I can not write about this show without mentioning the most notorious candidate: Rod Blagojevich. That's right, the disgraced governor of Illinois and all-around douchebag. He spent much of the first episode introducing himself and adding that he was totally innocent of charges. He comes across very calculating and very much the politician. He may have thought that appearing on the show would provide some sort of good PR, but I think he overestimates his likability. It's an interesting comment on American society and media that a disgraced politician would appear such a show.
I will say Blago did provide some humorous moments with his scandals. The celebs are divided into 2 teams and were supposed to run a restaurant and make money in tips. The teams with the most money won. Each celeb was told to call their contacts to see if any big donors were willing to show up and shell out a nice tip. When someone off camera asked Blago who he called he said something to the effect of, "Anytime I call anyone asking for money, they usually hang-up the phone!"
The Celebrity Apprentice is on at 9pm on tonight.
Tuesday, March 16, 2010
Over the weekend, I went to see the newest Tim Burton film, Alice in Wonderland. I am not a huge Tim Burton fan, but I am a huge Alice fan. I was very curious to see a Burton-esque version, especially in 3-D.
While the movie had some great visuals, I have to say I was very bored 30 minutes into the movie. First off, many elements of the original books were completely bastardized to produce a new storyline. The most blatant of these off storylines is the Jabberwocky terrorizing Underland (for some reason, it wasn't called Wonderland) and somehow embodying all the power of the evil Red Queen, played by Helena Bonham Carter.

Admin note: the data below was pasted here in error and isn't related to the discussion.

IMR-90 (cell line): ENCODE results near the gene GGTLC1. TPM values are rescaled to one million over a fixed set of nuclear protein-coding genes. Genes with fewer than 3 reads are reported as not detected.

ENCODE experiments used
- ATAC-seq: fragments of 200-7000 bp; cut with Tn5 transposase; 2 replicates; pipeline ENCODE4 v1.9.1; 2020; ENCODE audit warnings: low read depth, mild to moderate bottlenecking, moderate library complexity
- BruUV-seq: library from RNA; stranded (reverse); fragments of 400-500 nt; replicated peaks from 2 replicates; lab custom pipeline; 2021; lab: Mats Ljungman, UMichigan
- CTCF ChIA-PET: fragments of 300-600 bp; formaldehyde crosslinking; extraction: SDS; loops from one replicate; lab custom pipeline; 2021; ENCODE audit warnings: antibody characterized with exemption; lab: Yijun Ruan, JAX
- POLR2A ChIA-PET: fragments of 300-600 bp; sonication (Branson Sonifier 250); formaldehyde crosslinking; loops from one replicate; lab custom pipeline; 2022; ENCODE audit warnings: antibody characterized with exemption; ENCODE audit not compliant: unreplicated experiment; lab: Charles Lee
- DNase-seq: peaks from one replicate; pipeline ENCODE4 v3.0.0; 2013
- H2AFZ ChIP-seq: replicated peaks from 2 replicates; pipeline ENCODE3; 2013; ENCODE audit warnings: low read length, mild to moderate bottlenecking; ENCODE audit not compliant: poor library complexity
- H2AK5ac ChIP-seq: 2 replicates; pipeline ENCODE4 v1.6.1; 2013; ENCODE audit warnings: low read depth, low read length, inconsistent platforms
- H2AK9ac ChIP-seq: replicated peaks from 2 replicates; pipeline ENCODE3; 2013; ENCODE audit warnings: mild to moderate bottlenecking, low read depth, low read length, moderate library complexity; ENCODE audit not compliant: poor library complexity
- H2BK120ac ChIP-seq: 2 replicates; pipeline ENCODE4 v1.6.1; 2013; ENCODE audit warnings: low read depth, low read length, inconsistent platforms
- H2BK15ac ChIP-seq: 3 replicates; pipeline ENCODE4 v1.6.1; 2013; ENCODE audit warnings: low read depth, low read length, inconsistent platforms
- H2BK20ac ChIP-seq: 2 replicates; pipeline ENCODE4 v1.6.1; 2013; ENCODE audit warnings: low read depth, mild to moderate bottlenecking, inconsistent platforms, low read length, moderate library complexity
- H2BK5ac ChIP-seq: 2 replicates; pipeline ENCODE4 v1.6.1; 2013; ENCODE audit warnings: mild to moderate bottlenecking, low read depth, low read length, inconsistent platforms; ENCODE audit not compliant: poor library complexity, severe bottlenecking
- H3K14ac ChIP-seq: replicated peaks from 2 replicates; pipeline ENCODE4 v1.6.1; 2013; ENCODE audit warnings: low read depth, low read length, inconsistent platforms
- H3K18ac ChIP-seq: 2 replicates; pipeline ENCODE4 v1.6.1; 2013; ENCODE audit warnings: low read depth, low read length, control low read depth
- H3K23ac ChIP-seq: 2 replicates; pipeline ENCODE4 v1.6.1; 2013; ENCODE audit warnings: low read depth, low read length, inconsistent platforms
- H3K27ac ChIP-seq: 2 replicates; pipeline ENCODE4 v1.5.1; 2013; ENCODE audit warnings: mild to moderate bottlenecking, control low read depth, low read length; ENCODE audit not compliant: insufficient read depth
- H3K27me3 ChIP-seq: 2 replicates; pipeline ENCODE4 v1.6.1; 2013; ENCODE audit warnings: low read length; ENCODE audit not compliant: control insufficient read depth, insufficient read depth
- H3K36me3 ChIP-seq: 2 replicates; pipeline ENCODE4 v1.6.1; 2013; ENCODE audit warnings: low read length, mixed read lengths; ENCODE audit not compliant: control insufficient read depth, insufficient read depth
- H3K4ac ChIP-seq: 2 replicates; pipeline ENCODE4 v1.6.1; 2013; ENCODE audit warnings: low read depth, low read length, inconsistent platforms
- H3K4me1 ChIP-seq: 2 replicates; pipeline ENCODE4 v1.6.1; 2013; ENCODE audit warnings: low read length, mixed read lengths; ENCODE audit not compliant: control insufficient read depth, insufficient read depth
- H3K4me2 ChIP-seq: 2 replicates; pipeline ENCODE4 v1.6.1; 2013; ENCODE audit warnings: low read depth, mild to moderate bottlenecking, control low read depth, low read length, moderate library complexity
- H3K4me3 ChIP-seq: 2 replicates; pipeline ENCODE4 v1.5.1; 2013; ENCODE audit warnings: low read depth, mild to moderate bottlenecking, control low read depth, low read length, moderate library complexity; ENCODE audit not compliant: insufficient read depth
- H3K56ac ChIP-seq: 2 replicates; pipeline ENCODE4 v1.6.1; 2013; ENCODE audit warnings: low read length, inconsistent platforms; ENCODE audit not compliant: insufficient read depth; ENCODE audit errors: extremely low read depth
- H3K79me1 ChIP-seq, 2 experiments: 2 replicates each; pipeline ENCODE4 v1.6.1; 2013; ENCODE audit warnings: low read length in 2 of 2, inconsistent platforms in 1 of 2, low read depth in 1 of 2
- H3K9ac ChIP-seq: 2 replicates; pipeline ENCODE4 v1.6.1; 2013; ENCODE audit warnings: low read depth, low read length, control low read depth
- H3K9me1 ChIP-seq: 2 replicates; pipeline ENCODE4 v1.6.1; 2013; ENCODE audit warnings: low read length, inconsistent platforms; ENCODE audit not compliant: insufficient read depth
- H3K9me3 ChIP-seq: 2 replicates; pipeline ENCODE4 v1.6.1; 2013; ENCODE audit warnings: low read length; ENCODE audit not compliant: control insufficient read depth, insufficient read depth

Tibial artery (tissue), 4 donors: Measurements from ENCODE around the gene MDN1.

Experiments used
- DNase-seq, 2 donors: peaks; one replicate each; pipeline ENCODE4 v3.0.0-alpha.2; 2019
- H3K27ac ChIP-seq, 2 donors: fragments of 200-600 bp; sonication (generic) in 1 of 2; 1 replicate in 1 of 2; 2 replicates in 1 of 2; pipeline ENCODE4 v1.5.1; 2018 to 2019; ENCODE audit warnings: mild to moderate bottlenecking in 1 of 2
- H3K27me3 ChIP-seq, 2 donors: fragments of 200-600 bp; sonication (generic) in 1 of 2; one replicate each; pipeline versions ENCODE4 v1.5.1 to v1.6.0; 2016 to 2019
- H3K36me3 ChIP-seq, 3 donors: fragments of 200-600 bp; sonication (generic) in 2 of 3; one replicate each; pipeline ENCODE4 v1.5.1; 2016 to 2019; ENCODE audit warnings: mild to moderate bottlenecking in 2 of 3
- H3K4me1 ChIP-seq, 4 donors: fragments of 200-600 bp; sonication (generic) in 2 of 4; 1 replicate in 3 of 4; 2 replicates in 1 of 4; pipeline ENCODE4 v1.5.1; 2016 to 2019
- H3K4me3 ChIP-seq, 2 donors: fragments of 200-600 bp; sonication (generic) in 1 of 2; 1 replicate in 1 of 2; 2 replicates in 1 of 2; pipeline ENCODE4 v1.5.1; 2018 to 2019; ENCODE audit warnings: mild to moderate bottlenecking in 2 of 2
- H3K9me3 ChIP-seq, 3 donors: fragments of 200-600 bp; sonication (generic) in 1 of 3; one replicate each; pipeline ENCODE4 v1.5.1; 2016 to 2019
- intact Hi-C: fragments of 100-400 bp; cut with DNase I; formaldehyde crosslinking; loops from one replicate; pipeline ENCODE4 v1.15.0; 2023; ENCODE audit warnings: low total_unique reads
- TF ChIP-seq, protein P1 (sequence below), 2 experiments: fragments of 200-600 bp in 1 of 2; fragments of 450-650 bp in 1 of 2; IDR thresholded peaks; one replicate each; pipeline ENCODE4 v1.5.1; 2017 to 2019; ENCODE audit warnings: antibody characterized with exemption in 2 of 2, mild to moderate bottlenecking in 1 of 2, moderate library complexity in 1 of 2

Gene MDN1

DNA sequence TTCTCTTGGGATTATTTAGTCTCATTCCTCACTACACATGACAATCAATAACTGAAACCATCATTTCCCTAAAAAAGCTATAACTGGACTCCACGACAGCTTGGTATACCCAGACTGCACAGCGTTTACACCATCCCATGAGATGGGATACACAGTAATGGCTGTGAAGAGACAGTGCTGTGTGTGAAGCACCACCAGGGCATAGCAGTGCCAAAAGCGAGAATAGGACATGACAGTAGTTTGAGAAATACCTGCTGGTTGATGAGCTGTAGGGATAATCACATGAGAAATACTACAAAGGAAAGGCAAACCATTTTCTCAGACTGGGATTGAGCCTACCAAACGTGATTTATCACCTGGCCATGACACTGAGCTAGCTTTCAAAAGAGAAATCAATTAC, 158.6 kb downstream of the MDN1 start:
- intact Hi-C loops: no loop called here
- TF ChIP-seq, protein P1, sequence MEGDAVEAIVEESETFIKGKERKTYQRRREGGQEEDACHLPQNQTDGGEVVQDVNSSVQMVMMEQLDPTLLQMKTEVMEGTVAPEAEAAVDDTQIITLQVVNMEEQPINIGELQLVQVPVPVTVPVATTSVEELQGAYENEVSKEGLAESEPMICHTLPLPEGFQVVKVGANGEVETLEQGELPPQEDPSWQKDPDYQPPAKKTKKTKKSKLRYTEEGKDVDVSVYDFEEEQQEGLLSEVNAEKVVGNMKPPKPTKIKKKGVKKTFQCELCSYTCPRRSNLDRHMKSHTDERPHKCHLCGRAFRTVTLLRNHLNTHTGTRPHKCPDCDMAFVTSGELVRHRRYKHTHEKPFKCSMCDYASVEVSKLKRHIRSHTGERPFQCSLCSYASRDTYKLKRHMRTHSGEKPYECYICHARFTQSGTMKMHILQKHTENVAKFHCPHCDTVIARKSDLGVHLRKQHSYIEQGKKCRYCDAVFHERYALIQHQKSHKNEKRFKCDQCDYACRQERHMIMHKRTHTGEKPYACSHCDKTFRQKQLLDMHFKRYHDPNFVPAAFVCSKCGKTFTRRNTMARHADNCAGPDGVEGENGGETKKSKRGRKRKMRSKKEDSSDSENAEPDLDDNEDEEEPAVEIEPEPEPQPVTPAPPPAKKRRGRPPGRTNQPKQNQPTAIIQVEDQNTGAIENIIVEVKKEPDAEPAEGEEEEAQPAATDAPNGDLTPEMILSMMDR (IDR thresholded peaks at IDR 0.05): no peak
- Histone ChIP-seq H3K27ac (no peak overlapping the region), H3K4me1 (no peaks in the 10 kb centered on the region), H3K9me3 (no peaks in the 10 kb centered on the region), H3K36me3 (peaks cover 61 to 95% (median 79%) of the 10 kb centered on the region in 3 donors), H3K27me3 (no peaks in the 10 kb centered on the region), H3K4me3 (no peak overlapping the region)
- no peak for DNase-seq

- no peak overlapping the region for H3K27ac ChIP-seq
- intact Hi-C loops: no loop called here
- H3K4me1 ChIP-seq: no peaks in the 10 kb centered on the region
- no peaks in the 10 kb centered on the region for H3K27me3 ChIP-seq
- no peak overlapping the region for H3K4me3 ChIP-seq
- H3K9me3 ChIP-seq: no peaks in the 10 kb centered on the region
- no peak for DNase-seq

Even if I was willing to enjoy the plot for what it was, I thought the plot was overly simplistic and full of holes. Alice is now 19. Her life is a Jane Austen novel gone wrong, where she is forced to marry this awful Lord. She flees her engagement party to follow the White Rabbit, and ends up back in Wonderland. The Red Queen has overtaken everything and terrorizes everybody. The only hope for Underland is if Alice can slay the Jabberwocky and restore the White Queen, played by Anne Hathaway. Alice believes she is dreaming and feels she cannot live up to this task. The Mad Hatter, played by Johnny Depp, shows her the way. One of the biggest plot holes was why the White Queen couldn't do this herself. She made some halfhearted speech to Alice about "a vow of peace." However, she later leads a battle against her sister, the Red Queen.